Taylor, who was last year's All-Australian centre half-back, said Riewoldt was so hard to keep up with because he had the full arsenal of running weapons - speed off the mark, a "cruising" speed of more than 24km/h achieved through a textbook, efficient running style, and lung-busting endurance.

Taylor also offered an insight into what it was like to follow Riewoldt on one of his long out-and-back leads down the ground.

"Once you get back to the (St Kilda) goalsquare, you think, ‘He's just done 200m worth of leading, surely that's enough'," Taylor said.

"But he'll still find some energy to go back at the ball if it's in another spot. That's what separates him from a lot of the other players I've played on.

"It's not necessarily that first or second effort - because most of the good players can do that - it's those third and fourth efforts he produces.

"He just has that ability to keep pushing himself to the limit, no matter what."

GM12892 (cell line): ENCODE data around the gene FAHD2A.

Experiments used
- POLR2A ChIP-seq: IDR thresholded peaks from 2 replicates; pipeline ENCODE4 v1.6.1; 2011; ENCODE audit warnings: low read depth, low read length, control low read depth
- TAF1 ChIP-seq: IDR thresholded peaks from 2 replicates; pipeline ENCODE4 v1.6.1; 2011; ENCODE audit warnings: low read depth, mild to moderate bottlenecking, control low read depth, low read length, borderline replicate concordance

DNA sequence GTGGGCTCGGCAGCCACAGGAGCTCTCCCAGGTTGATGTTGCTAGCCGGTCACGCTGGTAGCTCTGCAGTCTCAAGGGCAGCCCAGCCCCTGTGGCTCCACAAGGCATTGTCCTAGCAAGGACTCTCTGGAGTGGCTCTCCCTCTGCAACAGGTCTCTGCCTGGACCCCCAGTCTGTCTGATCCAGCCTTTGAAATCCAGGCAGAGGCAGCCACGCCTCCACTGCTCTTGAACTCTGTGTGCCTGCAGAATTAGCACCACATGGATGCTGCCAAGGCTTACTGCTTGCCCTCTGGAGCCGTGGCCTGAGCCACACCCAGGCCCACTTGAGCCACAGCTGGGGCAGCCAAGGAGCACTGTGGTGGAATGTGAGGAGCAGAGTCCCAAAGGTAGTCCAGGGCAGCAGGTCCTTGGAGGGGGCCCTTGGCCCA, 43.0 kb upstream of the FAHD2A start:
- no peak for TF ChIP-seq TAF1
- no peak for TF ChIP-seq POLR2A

One game against St Kilda, in particular, remains scorched in Taylor's mind. It was the epic round 14 clash of 2009 at Etihad Stadium. Both the Saints and Cats entered that game undefeated, St Kilda ultimately emerging a six-point winner in a thrilling preview to that year's Grand Final.

But that's not why Taylor remembers it. He can't forget it because it was the day Riewoldt introduced him to a level of fatigue he had never known before.

"The majority of the game I was just absolutely exhausted from the amount of running he did," Taylor said.

"It was the most he's ever run in a game when I've played on him. The roof was closed, it was a really quick game and he was just up and down the ground continuously.
 
"He never stopped and I can remember thinking after that game, ‘Wow, that was definitely the hardest I've had to run in a game of footy'.

"I just felt like I was always chasing him. I never felt like I had some ascendancy and he had to follow me."

Prestigiacomo recounted similar experiences of playing on Riewoldt. For him, a particularly long Riewoldt out-and-back lead in round one of last year's NAB Cup soon came to mind.